Today marks the fifth anniversary of the 25 January Revolution, the greatest thing that Egyptians came together, even if some people hate this. Irrespective of the attempts of some to undermine it, or compare it to other incidents, the effect that the revolution left on Egyptians cannot be compared to that of any other incident. Regarding the media coverage of the event, there are many lessons to be learned; let us call them “The January Lessons”.
- Before talking about any lessons, we can say that it was definitely a happy memory for all those who believed in three things: bread, freedom, and social justice.
- I wish an awful anniversary to those who exploited their media platforms to discredit the image of innocent people who dreamt of nothing more than justice.
- The experience has proven that there are only two kinds of media professionals at such critical times in the country’s history. The first are those who say what they believe in, maintain their professionalism and principles, and are able to confront the consequences of their opinions, whether positive or negative. This type maintains their self-respect before anything. The second is a tool which the regime uses, whatever this regime is, and after the regime is done, it throws them in the nearest garbage dump.
- The 25 January Revolution has become a landmark in the history of political awareness and concern of Egyptians. Egyptians are no longer the same even if some people try to convince us of the contrary. This is evidenced by the number of political shows presented on the Egyptian televisions every day and the increasing concern about them.
- Television is not a tool for entertainment but one of the important means of forming our generation’s consciousness as well as the consciousness of the generations we raise. We should be aware of what we watch and read, and not allow ourselves – whether in good faith or out of ignorance – to fall prey to other people who wish to form our minds and consciousness as they please.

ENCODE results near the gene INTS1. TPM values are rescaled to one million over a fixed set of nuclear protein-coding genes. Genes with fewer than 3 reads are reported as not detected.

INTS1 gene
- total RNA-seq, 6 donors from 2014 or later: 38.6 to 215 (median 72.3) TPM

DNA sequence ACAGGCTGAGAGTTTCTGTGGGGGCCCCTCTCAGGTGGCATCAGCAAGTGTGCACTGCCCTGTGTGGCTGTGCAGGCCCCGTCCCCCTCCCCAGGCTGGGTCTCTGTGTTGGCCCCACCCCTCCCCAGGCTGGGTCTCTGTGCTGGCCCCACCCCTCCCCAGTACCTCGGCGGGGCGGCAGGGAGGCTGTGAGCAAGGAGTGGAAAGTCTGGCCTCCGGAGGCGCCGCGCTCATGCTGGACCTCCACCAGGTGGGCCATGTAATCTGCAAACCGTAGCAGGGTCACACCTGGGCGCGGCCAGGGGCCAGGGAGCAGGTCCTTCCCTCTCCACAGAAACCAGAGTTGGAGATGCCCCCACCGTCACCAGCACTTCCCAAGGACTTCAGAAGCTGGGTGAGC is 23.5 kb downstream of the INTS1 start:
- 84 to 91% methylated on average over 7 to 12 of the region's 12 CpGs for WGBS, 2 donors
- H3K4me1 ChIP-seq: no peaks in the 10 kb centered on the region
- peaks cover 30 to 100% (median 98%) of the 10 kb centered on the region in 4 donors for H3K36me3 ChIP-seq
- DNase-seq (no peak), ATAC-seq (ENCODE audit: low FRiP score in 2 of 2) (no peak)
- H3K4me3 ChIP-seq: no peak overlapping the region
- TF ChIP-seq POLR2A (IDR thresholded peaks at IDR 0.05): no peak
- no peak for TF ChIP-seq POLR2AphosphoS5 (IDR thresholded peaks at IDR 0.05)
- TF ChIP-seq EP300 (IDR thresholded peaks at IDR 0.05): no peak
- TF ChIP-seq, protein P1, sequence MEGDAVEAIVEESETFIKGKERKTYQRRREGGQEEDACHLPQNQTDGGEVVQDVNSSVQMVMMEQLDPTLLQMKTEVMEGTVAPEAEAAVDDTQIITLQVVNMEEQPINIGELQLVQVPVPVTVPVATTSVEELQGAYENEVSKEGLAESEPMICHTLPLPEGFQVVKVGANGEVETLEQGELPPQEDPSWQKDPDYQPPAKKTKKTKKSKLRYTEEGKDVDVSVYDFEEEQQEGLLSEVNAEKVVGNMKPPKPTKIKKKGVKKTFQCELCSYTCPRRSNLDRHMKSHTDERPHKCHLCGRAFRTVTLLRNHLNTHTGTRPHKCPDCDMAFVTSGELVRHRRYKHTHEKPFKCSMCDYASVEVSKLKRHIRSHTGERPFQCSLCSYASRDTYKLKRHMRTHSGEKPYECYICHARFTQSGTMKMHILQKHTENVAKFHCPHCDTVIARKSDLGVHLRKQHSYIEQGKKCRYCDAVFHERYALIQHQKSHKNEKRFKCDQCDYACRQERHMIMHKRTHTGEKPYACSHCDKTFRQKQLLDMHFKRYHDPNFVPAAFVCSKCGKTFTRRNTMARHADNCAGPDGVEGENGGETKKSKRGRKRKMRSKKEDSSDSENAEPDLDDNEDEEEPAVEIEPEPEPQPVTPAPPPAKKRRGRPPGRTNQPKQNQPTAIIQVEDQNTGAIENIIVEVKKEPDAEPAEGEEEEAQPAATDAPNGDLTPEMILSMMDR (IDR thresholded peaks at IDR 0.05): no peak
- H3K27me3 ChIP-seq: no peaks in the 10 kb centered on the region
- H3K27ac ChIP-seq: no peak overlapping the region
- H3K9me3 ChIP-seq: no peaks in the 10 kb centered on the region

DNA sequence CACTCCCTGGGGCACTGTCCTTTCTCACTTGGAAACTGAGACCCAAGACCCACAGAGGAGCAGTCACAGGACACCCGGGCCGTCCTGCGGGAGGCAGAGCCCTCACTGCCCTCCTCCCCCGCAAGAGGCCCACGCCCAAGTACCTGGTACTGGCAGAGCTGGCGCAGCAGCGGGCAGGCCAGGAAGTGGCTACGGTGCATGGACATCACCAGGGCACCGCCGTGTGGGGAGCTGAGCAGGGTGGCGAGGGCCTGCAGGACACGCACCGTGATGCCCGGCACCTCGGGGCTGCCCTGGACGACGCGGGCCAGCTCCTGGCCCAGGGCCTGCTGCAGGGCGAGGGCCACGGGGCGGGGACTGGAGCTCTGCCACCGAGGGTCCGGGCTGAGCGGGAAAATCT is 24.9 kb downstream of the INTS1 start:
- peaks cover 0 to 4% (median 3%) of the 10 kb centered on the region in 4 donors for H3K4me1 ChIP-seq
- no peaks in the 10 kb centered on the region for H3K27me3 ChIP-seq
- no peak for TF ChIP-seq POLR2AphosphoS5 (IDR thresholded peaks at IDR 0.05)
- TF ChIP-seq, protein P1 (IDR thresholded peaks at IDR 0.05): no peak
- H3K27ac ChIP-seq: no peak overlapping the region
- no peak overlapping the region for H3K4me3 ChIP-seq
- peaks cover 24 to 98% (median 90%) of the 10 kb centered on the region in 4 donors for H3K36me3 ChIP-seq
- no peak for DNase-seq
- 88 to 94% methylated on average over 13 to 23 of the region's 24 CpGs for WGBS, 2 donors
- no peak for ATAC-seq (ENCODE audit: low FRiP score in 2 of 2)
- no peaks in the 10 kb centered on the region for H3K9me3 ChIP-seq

- This generation has the largest media network known to history, with the most widespread and effective network: social networks. It seems that the older generations will not be able to keep pace with this generation in using this technological power.
- You cannot hide. Your positions and opinions will not be forgotten and you will not be able to obliterate them. Everything is recorded; every syllable you spoke and every word you wrote are recorded. The last five years proved that anyone who tried to switch their positions from one side to another in the media arena simply failed.
- Audiences are stronger than the media; they direct the media, not the other way around. This is what has been seen over the last years, with the increasing prominence of a number of figures and the cancellation of many shows upon the audiences’ will.
- Finally, and to stress this point, the 25 January Revolution is ongoing whatever side you take. If you are against it, your attempts to promote desperation among those on the other side and your utilisation of all possible methods to discredit them are the biggest proof that it is still ongoing. As for the other side, the revolutionary side, it is still carrying the hopes and dreams that were never forgotten even after five years.
Mohamed Abdel Kareem is a journalist and a columnist in different of newspapers and magazines including Dostour, Tahrir, Sayidaty, and Rotana. Abdel Kareem has a number of short films such as “The Painter”, “Mestany”, and “Not Entering the Festival”. The films participated in international festivals in France, the US, Macedonia, among others.